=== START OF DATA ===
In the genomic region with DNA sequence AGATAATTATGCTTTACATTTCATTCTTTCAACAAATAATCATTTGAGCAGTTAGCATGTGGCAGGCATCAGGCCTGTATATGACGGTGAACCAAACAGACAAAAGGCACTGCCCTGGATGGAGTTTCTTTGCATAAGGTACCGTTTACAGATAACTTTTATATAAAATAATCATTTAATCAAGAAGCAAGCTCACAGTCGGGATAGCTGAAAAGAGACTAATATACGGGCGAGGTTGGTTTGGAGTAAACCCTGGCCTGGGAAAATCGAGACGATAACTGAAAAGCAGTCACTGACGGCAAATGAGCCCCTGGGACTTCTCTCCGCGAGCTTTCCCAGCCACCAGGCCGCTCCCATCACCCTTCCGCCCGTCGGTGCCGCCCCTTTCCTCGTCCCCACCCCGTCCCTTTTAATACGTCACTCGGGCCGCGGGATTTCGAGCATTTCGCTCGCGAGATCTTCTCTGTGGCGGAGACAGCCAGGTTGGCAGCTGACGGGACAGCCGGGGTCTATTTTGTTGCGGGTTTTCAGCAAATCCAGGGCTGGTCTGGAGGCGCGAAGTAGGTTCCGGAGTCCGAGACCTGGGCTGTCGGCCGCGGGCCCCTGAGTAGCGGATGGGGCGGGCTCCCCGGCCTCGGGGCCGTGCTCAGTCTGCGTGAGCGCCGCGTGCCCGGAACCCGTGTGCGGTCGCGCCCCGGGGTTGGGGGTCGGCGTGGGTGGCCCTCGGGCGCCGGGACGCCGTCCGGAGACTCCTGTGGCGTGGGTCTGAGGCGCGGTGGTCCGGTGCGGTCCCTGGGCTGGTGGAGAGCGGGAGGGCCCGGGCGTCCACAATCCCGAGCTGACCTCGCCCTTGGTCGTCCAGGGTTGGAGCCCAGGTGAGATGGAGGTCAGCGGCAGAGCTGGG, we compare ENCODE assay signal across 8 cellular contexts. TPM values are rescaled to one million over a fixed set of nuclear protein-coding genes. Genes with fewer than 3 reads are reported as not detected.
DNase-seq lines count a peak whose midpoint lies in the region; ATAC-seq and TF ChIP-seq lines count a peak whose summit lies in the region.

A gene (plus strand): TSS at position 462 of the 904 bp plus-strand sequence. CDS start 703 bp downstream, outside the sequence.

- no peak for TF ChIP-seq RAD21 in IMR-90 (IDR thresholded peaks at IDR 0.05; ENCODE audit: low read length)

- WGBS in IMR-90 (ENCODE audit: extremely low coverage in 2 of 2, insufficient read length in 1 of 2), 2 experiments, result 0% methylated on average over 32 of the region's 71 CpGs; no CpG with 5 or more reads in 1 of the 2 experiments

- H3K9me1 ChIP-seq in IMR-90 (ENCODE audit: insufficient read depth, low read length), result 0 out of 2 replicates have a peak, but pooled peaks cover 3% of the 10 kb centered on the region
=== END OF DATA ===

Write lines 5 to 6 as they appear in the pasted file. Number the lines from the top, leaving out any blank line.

- WGBS in IMR-90 (ENCODE audit: extremely low coverage in 2 of 2, insufficient read length in 1 of 2), 2 experiments, result 0% methylated on average over 32 of the region's 71 CpGs; no CpG with 5 or more reads in 1 of the 2 experiments

- H3K9me1 ChIP-seq in IMR-90 (ENCODE audit: insufficient read depth, low read length), result 0 out of 2 replicates have a peak, but pooled peaks cover 3% of the 10 kb centered on the region